So could something like this work in libraries?  Of course – it's just a matter of people (the librarians, the trustees and other decision-makers) having the will to make it happen.  In my mind, I always link three female-dominated service professions – nursing, teaching and librarianship – as being fairly similar in many ways.  But for whatever reason, librarianship seems to be behind the other two in terms of having progressive workplace options.  (I should also add a Hammond disclaimer ™ that this is only a general impression I have and that I haven't had exposure to a lot of library systems' internal operating policies to know if this is something that happens in libraries across Canada, large and small.) 

I should also clarify – I'm speaking mainly of public librarianship when I say this.  In fact, I recently had a conversation with an academic librarian who admitted that because she was hired in the summer when many academic libraries are on much slower schedules or shut down completely, she got her first paycheque two weeks after being officially “hired” without having worked a single shift.  Talk about progressive – getting paid without working! 

Anyhow, here's a few examples of some of the options that one of these three professions has that librarianship doesn't.  It's from the nursing world as that's the one I'm most familiar with (Shea's a nurse, my mom is a nurse as are two of my aunts.)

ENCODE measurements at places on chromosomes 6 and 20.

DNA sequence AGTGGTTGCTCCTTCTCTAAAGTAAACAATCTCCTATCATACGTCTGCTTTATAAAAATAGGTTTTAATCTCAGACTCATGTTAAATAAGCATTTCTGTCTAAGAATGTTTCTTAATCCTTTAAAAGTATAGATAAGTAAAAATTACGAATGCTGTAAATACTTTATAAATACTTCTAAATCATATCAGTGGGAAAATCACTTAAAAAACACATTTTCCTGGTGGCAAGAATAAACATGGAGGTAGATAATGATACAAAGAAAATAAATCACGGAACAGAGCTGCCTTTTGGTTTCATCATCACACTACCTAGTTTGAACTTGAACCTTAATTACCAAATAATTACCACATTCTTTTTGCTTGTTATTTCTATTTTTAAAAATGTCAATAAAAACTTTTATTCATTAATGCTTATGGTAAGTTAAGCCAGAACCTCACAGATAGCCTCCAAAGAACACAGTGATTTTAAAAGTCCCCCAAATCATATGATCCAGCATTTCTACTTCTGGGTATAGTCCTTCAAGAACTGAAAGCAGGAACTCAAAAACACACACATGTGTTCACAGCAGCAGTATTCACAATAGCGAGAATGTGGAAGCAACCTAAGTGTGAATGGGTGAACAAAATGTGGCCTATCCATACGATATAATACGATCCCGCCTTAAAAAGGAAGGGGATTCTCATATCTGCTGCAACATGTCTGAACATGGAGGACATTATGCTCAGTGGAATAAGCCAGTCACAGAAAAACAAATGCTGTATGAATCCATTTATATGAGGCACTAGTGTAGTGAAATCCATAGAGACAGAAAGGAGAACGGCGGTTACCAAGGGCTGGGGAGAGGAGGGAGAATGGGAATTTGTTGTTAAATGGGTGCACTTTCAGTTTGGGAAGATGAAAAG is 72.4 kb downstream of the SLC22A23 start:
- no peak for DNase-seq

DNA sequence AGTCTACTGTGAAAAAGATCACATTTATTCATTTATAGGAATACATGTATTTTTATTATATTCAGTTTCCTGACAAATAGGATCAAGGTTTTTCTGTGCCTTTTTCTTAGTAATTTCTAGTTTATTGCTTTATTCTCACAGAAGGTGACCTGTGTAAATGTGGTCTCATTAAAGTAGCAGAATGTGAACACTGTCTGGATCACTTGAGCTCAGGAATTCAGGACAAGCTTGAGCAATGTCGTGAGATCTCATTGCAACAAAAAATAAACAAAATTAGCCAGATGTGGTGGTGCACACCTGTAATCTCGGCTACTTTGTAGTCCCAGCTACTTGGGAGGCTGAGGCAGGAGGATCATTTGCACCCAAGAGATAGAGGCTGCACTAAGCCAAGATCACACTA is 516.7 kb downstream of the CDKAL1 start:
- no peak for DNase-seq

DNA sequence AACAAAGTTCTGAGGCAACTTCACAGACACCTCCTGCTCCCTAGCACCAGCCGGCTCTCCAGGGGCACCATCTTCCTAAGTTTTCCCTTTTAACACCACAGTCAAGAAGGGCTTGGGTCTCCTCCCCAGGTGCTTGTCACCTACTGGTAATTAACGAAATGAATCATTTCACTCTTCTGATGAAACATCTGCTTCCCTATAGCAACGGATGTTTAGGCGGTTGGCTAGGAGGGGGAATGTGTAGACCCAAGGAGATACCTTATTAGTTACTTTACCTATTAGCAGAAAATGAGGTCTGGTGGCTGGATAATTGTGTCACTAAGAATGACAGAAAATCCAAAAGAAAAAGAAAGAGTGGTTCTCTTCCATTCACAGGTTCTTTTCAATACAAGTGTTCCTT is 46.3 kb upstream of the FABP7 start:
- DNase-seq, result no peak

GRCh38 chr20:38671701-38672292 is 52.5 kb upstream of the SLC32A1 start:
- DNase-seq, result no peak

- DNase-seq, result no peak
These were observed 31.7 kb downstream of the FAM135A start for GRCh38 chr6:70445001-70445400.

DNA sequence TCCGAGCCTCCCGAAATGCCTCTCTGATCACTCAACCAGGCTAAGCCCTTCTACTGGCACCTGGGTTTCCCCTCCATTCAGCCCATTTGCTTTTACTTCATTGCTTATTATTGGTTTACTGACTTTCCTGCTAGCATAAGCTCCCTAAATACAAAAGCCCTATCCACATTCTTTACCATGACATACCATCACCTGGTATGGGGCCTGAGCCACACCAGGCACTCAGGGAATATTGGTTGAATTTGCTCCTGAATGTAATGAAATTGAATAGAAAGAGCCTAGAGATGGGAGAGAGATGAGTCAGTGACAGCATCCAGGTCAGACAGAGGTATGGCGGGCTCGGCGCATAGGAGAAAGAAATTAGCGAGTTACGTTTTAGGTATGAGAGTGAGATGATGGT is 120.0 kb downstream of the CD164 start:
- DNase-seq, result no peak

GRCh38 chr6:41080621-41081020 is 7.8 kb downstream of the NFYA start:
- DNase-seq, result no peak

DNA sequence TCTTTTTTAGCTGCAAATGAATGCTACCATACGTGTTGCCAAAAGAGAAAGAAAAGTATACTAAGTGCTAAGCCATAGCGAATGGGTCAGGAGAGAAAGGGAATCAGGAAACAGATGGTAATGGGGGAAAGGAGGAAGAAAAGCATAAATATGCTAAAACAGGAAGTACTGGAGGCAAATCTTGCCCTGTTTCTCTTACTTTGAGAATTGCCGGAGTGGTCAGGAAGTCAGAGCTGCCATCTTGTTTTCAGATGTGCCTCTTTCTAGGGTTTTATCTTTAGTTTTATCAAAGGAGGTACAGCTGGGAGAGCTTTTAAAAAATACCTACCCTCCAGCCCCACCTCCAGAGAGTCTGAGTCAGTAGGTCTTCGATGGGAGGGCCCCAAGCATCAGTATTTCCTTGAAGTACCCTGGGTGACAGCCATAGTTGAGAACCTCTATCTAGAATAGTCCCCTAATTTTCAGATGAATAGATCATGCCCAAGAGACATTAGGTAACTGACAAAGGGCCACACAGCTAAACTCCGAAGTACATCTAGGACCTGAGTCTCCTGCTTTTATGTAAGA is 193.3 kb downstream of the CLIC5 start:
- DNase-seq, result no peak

Within nursing, there are all sorts of options for lines (ie. positions) that run from full-time every variation from 4/5, 3/5, 2/5 right down to 1/5 time. Beyond that, some nurses choose to work only night shifts.  Some work 12 hour shifts.  Some work 8 hour shifts.  Many job share a single full-time position.  And so on.  Of course, some of these are a reflection of the type of work that nurses do (not too many librarians are going to only work night shifts since not too many libraries are open all night.)   But you get my drift. 

I don't know as much about the teaching world but we're all familiar with the biggie – two months off every summer.  That's on top of 2-3 weeks at Christmas and a week at Easter along with a number of in-service days and so on.  Now before any teachers out there jump on me for making the “teachers don't work very hard” argument, that's not what I'm doing at all.  Teachers work damn hard when they are working.  But they do also have a number of benefits, especially in terms of time off that would be the envy of somebody working at a “regular” job (M-F year round with 3-4 weeks off per year total as opposed to the 10 or so weeks that teachers get.)